One exercise I frequently discussed with my patients is similar to the one I presented above. I asked them to visualize someone they strongly disliked. They had usually worked with me long enough to quickly understand where I was going. I pointed out that they knew being judgmental was problematic and then I asked them what happens when they try to not be judgmental. Of course, you will become more judgmental with the paradoxical nature of thought suppression. So, whether you are judgmental or not judgmental, your nervous system remains fired up.
What can you do? One option is writing down your specific thoughts and immediately destroying them. You are not getting rid of them but rather separating from your thoughts, not to solve or change them. You may not become friends with this person or even like them. But in that “space” you’ve created, possibilities arise. Once you can see your judgements as a projection of you, you may be able see this person in a different light. At a minimum, it certainly makes life more interesting.
The way to love
Another approach to dealing with envy is to become aware of it and understand its impact on your quality of life. This concept is presented in Dr. Anthony DeMello’s book, The Way to Love, (2). He defines love as awareness. He’s clear on the consequences of being attached to the environment for your peace of mind. Cultivating awareness of your immediate environment, "stories", emotions, and "blind spots" is powerful and will usher you into a new way of being. You can't deal with what you can't see.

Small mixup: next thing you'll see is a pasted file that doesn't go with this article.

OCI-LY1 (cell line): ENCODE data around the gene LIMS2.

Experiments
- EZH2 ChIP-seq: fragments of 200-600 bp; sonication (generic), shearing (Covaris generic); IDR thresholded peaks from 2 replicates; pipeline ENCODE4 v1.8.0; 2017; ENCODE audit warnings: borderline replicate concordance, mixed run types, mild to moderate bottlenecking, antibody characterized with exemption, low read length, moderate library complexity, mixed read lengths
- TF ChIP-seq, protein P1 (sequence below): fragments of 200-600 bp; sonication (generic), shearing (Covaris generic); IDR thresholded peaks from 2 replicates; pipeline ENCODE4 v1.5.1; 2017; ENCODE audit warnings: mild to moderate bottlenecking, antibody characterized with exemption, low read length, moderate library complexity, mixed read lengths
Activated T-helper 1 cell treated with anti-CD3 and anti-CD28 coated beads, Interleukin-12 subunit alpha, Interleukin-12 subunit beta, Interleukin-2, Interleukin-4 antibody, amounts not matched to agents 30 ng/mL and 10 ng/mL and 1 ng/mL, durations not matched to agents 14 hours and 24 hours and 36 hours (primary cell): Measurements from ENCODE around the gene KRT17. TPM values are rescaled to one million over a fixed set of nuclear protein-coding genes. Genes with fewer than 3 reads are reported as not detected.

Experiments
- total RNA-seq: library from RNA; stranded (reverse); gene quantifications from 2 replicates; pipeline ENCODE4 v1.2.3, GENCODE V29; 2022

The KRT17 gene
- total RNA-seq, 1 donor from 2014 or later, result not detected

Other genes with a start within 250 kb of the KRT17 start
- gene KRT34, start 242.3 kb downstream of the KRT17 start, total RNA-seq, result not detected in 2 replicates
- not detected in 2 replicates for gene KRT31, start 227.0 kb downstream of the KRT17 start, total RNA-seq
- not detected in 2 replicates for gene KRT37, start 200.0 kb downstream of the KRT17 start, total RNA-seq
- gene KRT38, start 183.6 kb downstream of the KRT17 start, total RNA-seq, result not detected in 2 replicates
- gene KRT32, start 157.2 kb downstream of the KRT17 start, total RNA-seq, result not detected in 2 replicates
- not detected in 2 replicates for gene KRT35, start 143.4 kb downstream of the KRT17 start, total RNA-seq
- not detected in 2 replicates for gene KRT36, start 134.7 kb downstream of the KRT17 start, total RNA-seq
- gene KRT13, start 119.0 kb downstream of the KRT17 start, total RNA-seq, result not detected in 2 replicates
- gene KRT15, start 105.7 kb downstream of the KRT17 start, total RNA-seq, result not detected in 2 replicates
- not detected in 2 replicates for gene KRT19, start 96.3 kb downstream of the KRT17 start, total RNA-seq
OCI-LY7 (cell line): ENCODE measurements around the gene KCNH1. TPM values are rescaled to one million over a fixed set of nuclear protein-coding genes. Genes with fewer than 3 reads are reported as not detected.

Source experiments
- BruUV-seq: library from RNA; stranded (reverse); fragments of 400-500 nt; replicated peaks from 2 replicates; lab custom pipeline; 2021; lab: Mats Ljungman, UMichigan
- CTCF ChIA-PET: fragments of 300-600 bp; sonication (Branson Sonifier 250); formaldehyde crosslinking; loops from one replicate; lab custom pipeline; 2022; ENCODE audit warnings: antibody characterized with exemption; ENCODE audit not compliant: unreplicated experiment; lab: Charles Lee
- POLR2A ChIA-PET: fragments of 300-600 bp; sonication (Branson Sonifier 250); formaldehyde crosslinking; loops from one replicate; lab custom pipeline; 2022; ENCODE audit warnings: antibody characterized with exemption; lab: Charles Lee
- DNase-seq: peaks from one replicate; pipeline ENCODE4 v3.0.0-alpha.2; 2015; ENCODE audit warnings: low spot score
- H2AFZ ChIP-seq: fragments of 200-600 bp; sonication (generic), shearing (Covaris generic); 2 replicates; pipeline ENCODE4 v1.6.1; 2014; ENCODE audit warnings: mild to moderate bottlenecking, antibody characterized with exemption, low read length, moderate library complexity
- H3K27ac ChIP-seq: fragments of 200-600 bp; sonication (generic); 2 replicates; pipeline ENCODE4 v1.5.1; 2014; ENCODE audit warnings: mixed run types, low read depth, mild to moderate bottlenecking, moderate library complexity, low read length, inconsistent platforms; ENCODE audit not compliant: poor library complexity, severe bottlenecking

Remember, when you are jealous, you are projecting your own "inadequacies" on to other person. It is the antithesis of being aware. Admitting that I am in that mindset is humbling, but not being pulled into the quicksand of envy has been a remarkably freeing experience. Try it. At least become aware of your resistance to living a different life. It's universal.
I happened to find this paragraph by Alexsandr Solzhenitsyn, author of The Gulag Archipelago, (3) that I had clipped out over 30 years ago when I began my spine practice. It initially had a big influence on me and I would read it intermittently to remind myself to keep both feet on the ground regardless of major successes or failures. Life began to cave in on me and I lost touch with these concepts amongst many other losses. Reconnecting with his wisdom has struck a deep chord with me.
1. Schadenfreude: Understanding Pleasure at the Misfortune of Others. Wilco W. van Dijk, Jaap W. Ouwerkerk; Cambridge University Press, Jul 24, 2014.
2. deMello, Anthony. The Way to Love: The Last Meditations of Anthony de Mello. Double Day, New York, New York, 1992.
3. Alexsandr Solzhenitsyn. The Gulag Archipelago. Vintage Uk, 2002.